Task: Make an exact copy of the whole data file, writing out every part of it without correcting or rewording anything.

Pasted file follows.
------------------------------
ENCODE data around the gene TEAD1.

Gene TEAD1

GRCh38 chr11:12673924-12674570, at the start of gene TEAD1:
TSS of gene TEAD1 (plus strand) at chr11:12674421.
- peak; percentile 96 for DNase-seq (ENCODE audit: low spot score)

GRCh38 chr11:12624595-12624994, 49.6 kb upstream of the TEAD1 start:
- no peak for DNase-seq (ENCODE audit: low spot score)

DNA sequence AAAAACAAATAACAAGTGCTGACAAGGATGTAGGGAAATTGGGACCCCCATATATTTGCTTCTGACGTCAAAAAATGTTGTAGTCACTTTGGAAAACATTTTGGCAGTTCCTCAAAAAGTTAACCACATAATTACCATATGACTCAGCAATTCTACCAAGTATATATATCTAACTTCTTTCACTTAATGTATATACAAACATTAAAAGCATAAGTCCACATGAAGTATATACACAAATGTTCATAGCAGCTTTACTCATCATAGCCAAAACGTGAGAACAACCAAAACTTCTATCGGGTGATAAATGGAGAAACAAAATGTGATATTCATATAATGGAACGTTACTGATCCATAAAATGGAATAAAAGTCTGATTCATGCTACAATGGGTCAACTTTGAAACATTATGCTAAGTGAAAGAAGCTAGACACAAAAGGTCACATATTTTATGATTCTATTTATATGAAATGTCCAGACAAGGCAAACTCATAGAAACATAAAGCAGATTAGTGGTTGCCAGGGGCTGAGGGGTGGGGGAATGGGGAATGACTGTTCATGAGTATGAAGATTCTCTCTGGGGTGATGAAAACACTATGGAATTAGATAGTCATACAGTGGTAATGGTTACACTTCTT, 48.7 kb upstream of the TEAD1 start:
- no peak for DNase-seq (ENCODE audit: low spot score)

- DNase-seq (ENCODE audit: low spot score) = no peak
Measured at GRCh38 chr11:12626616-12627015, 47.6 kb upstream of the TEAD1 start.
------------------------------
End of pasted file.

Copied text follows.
ENCODE data around the gene TEAD1.

Gene TEAD1

GRCh38 chr11:12673924-12674570, at the start of gene TEAD1:
TSS of gene TEAD1 (plus strand) at chr11:12674421.
- peak; percentile 96 for DNase-seq (ENCODE audit: low spot score)

GRCh38 chr11:12624595-12624994, 49.6 kb upstream of the TEAD1 start:
- no peak for DNase-seq (ENCODE audit: low spot score)

DNA sequence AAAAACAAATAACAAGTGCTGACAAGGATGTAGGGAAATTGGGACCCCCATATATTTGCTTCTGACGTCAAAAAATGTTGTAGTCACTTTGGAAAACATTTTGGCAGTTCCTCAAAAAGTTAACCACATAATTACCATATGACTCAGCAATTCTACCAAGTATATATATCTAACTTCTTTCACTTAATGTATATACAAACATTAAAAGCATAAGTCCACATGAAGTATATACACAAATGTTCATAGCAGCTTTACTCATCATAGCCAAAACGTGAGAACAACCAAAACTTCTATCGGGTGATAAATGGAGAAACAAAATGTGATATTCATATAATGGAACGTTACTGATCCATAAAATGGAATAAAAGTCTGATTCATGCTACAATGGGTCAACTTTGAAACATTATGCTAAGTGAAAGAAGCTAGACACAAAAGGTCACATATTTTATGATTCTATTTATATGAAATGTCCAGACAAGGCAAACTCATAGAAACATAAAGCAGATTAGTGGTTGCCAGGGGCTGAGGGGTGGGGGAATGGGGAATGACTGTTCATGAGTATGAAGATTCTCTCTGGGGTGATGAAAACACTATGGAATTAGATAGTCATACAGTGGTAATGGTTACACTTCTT, 48.7 kb upstream of the TEAD1 start:
- no peak for DNase-seq (ENCODE audit: low spot score)

- DNase-seq (ENCODE audit: low spot score) = no peak
Measured at GRCh38 chr11:12626616-12627015, 47.6 kb upstream of the TEAD1 start.